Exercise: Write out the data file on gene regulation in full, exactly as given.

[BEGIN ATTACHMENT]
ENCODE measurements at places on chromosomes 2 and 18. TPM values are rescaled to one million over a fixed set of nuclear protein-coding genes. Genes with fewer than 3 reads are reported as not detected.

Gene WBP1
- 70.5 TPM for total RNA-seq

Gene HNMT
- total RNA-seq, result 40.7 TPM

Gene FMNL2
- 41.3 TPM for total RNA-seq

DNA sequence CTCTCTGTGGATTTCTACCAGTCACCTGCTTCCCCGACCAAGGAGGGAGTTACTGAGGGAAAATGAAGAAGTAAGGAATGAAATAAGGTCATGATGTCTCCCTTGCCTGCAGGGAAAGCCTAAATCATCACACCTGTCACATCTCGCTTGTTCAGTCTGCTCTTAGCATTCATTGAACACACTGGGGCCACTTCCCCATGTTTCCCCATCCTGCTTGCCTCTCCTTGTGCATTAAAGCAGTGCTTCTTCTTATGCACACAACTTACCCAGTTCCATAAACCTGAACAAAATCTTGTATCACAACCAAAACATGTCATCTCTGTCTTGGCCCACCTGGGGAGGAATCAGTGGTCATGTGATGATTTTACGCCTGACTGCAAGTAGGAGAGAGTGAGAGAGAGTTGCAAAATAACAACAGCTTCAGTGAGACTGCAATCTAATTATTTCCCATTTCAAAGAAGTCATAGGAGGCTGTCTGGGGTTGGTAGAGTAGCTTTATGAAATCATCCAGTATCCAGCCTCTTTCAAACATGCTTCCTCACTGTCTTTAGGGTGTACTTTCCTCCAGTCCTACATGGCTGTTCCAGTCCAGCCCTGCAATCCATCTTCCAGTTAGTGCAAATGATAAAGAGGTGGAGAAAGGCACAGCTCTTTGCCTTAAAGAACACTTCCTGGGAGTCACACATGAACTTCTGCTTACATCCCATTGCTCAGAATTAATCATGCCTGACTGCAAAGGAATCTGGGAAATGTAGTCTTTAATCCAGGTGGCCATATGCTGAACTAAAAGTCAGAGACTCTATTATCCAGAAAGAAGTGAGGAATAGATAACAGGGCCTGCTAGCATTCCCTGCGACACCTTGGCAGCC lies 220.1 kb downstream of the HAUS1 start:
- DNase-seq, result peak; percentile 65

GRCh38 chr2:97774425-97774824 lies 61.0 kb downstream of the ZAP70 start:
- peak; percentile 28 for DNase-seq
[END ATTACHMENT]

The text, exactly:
ENCODE measurements at places on chromosomes 2 and 18. TPM values are rescaled to one million over a fixed set of nuclear protein-coding genes. Genes with fewer than 3 reads are reported as not detected.

Gene WBP1
- 70.5 TPM for total RNA-seq

Gene HNMT
- total RNA-seq, result 40.7 TPM

Gene FMNL2
- 41.3 TPM for total RNA-seq

DNA sequence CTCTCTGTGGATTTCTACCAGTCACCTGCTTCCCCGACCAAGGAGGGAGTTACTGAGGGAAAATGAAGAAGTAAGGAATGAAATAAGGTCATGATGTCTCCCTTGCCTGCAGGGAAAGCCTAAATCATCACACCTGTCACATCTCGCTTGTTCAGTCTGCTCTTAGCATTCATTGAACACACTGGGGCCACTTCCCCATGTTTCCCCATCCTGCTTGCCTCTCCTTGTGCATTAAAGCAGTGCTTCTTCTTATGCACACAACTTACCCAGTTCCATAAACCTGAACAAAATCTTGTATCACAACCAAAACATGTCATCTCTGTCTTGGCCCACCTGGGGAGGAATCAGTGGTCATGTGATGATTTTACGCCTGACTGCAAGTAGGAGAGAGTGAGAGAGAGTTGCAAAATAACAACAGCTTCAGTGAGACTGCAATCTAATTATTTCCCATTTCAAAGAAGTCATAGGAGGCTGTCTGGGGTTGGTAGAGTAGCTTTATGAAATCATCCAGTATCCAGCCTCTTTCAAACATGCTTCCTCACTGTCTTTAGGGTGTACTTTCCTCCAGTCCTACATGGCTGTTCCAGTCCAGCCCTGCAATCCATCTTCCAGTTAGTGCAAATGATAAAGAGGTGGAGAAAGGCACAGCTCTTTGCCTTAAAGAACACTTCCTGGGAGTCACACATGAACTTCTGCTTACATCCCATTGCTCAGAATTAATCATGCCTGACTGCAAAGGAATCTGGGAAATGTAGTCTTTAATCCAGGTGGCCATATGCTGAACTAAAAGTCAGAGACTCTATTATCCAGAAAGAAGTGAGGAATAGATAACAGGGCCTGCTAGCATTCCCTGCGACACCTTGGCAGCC lies 220.1 kb downstream of the HAUS1 start:
- DNase-seq, result peak; percentile 65

GRCh38 chr2:97774425-97774824 lies 61.0 kb downstream of the ZAP70 start:
- peak; percentile 28 for DNase-seq